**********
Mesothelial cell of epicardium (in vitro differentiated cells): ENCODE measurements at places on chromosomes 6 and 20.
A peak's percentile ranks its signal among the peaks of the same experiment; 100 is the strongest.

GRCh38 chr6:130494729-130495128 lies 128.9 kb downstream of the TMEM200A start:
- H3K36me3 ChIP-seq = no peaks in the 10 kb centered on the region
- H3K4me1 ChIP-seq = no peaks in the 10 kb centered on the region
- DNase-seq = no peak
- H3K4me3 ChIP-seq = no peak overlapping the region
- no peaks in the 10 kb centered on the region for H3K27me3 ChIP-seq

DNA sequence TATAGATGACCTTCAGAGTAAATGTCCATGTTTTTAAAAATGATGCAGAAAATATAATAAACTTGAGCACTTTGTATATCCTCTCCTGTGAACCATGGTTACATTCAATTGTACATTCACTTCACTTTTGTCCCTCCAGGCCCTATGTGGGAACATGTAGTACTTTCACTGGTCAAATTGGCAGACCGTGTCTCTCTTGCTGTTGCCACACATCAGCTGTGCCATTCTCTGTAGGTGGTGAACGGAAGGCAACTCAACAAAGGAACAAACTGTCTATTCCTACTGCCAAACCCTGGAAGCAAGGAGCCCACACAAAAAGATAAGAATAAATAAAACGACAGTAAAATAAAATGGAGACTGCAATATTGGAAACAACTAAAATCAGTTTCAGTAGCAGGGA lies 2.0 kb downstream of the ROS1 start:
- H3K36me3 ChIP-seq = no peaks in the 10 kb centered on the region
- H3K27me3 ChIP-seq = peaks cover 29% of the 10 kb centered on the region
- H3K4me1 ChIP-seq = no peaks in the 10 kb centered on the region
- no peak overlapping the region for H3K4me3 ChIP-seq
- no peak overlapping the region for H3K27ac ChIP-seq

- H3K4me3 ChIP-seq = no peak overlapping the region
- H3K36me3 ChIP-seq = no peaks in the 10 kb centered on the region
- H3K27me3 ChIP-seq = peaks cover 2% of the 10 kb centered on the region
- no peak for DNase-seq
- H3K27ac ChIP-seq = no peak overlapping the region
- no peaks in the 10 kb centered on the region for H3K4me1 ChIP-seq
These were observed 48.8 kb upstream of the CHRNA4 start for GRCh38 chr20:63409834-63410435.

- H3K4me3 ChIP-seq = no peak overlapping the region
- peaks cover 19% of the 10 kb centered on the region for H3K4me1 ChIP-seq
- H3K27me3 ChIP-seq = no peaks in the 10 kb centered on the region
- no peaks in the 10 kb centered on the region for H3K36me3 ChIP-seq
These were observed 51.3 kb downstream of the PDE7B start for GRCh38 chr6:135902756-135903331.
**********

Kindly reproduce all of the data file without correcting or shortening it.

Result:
Mesothelial cell of epicardium (in vitro differentiated cells): ENCODE measurements at places on chromosomes 6 and 20.
A peak's percentile ranks its signal among the peaks of the same experiment; 100 is the strongest.

GRCh38 chr6:130494729-130495128 lies 128.9 kb downstream of the TMEM200A start:
- H3K36me3 ChIP-seq = no peaks in the 10 kb centered on the region
- H3K4me1 ChIP-seq = no peaks in the 10 kb centered on the region
- DNase-seq = no peak
- H3K4me3 ChIP-seq = no peak overlapping the region
- no peaks in the 10 kb centered on the region for H3K27me3 ChIP-seq

DNA sequence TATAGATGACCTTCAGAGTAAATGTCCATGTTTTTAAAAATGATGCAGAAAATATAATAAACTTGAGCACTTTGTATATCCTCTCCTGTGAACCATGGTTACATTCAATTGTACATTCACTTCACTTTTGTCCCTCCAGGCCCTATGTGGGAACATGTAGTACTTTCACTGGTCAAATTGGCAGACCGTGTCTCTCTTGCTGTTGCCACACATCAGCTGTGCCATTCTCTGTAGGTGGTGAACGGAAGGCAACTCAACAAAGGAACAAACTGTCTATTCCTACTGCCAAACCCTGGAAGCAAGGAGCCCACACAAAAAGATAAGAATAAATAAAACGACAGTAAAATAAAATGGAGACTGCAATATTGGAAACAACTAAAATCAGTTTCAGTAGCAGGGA lies 2.0 kb downstream of the ROS1 start:
- H3K36me3 ChIP-seq = no peaks in the 10 kb centered on the region
- H3K27me3 ChIP-seq = peaks cover 29% of the 10 kb centered on the region
- H3K4me1 ChIP-seq = no peaks in the 10 kb centered on the region
- no peak overlapping the region for H3K4me3 ChIP-seq
- no peak overlapping the region for H3K27ac ChIP-seq

- H3K4me3 ChIP-seq = no peak overlapping the region
- H3K36me3 ChIP-seq = no peaks in the 10 kb centered on the region
- H3K27me3 ChIP-seq = peaks cover 2% of the 10 kb centered on the region
- no peak for DNase-seq
- H3K27ac ChIP-seq = no peak overlapping the region
- no peaks in the 10 kb centered on the region for H3K4me1 ChIP-seq
These were observed 48.8 kb upstream of the CHRNA4 start for GRCh38 chr20:63409834-63410435.

- H3K4me3 ChIP-seq = no peak overlapping the region
- peaks cover 19% of the 10 kb centered on the region for H3K4me1 ChIP-seq
- H3K27me3 ChIP-seq = no peaks in the 10 kb centered on the region
- no peaks in the 10 kb centered on the region for H3K36me3 ChIP-seq
These were observed 51.3 kb downstream of the PDE7B start for GRCh38 chr6:135902756-135903331.